The Vermont Food Venture Center sits in an industrial park on the outskirts of Hardwick. The muted heather green building houses processing facilities, a rental kitchen, cold storage space, and classrooms for nutritional and educational purposes. On an early fall day, the building is humming. Here, Vermont’s up-and-coming food entrepreneurs are learning their business chops, and local farmers have a place to have their product processed and stored, often for distribution at local schools, food banks, and the Buffalo Mountain Co-op, which stocks food and goods from 188 local producers.
The Vermont Food Venture Center, which is located at the nonprofit Center for an Agricultural Economy (CAE) represents the heart of Hardwick’s outsized strategic collaboration. Alongside the four powerhouse agri-preneurs, who helped found the Center, more than two hundred farmers and producers in the surrounding areas make up the diverse, interdependent, and highly collaborative system. They share equipment, storage space, knowledge, and even by-products. Andrew Meyer of Vermont Soy has patented a natural wood finish product, Vermont Natural Coatings, made with a byproduct of cheesemaking that he often procures from local cheesemakers. The Notterdams of Snug Valley Farms raise pigs on produce from neighboring farms, vegetable seconds that cannot be sold at markets. They also are buying bulls, the expensive by-products of dairy farming, from nearby dairies, and raising them locally for quality beef.
Olson’s research shows that the Hardwick economy has fared better than the Vermont average. Since 2000, 285 jobs have been created, more than half of them due to the four area agri-businesses, the CAE, and the Food Venture Center. It has made a big difference in this town of just over 3,000. Unemployment has fallen in Hardwick since 2000 in spite of the 2008 recession, and the mean household income in Hardwick has increased by 18%, a remarkable rise compared to the decrease in the statewide mean income of 2.3% over the same period of time.
Sarah Waring, executive director of the CAE, reports restored vibrancy in the downtown area: “You go downtown on Friday night and the restaurants are filled with young farmers and people who work at ag businesses in the area. Things don’t sit empty as much as they used to.”
While these numbers point to better livelihood for some, the wider impacts of the local food economy and the agriculture renaissance of the past fourteen years have not yet been enough to shrink the proportion of families below the poverty line, which, Olson explains, has remained basically flat between 2000 and 2012. Many of these families lack access to healthy food, even in the midst of a humming export economy featuring high-value artisanal products.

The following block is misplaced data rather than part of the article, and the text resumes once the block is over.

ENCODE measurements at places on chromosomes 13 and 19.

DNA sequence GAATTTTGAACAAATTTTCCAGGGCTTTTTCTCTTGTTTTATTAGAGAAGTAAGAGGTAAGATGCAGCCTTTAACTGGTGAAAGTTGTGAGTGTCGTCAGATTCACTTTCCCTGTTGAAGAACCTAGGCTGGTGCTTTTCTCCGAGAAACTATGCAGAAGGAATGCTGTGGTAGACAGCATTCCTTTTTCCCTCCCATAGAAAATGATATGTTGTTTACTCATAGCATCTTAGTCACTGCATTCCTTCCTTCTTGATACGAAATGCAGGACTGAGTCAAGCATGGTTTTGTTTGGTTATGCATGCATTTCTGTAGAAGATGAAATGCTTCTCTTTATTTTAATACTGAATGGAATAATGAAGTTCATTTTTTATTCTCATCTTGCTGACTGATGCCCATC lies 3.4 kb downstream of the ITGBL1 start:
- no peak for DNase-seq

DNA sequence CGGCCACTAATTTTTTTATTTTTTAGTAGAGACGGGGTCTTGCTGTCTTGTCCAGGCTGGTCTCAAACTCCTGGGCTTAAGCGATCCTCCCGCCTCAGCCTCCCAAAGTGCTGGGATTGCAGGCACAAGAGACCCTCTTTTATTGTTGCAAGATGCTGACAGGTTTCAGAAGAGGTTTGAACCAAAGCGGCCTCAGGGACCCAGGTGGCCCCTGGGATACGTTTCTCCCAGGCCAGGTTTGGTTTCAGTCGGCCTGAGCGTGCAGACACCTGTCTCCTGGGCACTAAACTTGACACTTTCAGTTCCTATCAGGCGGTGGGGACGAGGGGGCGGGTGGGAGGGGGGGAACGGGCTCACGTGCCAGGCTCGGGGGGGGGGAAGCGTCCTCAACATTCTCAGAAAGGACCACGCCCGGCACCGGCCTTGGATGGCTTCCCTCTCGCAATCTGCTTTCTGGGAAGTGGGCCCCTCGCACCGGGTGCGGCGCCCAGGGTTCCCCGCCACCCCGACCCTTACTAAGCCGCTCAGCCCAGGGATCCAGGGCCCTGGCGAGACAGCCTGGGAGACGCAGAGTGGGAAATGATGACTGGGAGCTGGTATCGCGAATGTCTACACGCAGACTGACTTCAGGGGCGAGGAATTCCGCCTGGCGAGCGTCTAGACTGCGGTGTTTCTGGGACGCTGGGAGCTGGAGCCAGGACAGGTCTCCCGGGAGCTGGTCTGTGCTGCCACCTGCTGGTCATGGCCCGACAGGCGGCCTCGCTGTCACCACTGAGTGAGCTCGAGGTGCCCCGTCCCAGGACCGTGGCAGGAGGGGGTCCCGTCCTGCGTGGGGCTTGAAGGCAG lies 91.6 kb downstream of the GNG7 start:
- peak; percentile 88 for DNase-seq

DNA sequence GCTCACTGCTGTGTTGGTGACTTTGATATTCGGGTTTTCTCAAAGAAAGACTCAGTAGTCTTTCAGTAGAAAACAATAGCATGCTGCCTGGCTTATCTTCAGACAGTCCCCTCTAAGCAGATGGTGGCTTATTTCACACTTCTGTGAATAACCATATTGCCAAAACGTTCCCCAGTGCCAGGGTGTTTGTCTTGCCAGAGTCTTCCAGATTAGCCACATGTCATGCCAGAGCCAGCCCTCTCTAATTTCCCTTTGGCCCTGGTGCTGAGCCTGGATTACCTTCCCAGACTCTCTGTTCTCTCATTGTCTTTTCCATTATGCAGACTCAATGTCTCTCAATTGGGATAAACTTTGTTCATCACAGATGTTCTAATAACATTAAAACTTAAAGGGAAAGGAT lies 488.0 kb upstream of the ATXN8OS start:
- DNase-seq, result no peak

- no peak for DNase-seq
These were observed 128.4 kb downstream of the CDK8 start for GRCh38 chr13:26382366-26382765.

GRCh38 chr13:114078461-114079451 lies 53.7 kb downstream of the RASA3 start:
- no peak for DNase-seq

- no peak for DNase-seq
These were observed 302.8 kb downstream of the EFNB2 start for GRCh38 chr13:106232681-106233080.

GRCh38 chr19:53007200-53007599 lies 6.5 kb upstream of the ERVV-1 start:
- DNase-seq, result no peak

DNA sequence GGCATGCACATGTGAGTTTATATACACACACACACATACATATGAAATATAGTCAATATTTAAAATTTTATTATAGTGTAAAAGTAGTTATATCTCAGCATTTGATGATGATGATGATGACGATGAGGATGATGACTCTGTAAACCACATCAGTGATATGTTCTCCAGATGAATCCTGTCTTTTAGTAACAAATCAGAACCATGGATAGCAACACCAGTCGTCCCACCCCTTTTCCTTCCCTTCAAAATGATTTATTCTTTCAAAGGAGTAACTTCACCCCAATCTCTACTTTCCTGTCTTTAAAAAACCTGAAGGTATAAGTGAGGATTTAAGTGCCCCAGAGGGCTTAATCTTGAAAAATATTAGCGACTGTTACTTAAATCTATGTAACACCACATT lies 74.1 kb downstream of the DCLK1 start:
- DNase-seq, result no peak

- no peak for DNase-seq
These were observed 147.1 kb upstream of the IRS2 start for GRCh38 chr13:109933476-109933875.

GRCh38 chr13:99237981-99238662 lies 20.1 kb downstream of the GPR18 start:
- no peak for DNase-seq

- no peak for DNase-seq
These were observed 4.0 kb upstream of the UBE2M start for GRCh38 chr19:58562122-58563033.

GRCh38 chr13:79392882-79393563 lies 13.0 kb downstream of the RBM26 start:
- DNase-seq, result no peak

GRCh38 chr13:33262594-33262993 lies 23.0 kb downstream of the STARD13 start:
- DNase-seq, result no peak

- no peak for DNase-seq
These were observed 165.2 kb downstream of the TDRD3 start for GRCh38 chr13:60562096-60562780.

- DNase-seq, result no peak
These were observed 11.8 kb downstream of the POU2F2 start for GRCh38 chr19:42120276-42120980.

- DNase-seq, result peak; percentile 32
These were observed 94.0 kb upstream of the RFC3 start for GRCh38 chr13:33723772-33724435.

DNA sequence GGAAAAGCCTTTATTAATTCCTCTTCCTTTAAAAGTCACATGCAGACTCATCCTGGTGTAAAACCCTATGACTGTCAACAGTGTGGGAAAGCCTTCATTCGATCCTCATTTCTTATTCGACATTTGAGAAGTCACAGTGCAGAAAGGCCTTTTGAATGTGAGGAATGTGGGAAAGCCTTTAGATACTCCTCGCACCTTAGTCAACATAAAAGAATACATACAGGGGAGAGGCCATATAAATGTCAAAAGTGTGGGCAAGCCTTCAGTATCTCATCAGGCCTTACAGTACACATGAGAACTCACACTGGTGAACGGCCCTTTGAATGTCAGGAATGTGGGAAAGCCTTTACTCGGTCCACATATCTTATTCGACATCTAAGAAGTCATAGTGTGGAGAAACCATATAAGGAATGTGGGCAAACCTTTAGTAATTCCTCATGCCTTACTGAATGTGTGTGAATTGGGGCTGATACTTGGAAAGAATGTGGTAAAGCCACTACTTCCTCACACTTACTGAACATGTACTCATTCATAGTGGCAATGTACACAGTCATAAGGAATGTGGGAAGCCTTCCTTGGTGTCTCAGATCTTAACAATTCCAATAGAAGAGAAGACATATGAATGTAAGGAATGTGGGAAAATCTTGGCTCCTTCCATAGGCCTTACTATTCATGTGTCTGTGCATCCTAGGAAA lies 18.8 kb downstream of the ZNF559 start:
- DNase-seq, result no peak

This paradox is evident to members of the Hardwick community. In fact, in some cases, the export of high value products is allowing businesses to support community organizations that feed the town. Pete Johnson of Pete’s Greens says, “Part of what I see is that if we can ship some food to New York in a pretty straightforward, efficient manner and make a profit on that, that only helps us to do a better job with local schools, where we don’t really make a profit.”
In a number of ways, Waring and her team at the Food Venture Center and CAE are capitalizing on the collaborative system built by the network of farms and the agri-businesses in the Hardwick area to expand the connections to food pantries and the Vermont Food Bank, thus incorporating those with limited food access into the local food nexus.
“If something goes wrong, we can borrow equipment or get extra help. There’s a pretty free-flowing sharing environment.”
The CAE is working with the Hardwick Food Pantry to manage donations, apply for grants, and purchase food directly from farmers within a thirty-mile radius at market price. Farmers don’t have to discount their prices, and, Waring says, the grant program establishes a relationship between pantry and farmer, such that farmers will be more willing to donate excess food and will understand the process for donation.
Another grant-based project came in response to interest from the food pantry in promoting food sovereignty among its clients. In collaboration with Waring and the CAE, the food pantry wrote the “Growing Your Own” grant that now funds gardening and processing workshops that are open to the whole community. After polling food pantry clients to better understand their needs, the food pantry organized workshops dedicated to learning the ins and outs of gardening, such as succession planting, and processing methods, such as canning. High Mowing Seeds donates the seeds.